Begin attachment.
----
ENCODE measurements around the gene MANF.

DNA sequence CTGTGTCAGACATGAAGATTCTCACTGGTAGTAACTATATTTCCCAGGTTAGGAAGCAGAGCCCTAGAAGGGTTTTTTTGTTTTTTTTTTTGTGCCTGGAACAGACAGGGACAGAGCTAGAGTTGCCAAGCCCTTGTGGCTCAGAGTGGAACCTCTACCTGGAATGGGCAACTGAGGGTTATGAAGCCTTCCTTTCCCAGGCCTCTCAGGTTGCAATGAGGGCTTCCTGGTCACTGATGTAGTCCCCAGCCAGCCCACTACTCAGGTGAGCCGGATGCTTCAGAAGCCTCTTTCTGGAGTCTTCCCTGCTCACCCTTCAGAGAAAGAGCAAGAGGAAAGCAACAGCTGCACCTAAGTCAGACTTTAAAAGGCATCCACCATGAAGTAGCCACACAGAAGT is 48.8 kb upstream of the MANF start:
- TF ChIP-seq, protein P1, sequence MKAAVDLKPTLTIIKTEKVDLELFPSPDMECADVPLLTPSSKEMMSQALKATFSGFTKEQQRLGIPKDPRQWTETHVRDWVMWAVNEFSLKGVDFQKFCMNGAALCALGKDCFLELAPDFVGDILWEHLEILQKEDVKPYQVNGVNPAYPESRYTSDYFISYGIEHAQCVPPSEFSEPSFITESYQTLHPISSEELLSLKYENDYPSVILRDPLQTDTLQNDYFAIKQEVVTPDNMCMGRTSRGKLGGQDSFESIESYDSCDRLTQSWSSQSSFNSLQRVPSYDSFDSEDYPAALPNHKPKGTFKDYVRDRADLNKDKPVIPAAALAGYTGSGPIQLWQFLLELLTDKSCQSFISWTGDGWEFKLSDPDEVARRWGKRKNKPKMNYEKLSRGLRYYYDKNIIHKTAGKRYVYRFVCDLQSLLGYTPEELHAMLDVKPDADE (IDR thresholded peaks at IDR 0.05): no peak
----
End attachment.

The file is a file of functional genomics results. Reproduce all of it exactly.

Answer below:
ENCODE measurements around the gene MANF.

DNA sequence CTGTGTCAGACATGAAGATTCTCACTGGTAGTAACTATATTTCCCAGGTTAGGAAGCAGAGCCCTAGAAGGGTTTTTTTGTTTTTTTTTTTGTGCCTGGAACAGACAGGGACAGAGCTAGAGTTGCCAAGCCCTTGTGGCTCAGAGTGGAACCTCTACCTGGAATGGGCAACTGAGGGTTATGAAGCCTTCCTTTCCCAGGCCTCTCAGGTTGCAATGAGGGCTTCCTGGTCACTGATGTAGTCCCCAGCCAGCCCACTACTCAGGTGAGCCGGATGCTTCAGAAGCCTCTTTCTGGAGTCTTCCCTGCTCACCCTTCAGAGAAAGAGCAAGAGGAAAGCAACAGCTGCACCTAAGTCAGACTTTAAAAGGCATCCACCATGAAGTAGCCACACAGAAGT is 48.8 kb upstream of the MANF start:
- TF ChIP-seq, protein P1, sequence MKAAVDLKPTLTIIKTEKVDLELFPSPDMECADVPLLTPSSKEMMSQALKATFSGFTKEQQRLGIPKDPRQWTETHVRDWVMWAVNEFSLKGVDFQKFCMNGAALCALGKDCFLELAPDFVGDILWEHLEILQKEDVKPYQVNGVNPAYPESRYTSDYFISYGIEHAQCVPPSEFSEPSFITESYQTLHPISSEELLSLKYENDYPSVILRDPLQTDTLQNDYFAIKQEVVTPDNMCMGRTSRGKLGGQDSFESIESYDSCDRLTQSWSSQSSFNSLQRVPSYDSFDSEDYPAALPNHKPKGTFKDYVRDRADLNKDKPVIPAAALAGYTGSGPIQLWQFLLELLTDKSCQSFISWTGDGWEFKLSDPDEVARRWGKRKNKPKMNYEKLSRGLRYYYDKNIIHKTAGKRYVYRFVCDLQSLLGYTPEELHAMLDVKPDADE (IDR thresholded peaks at IDR 0.05): no peak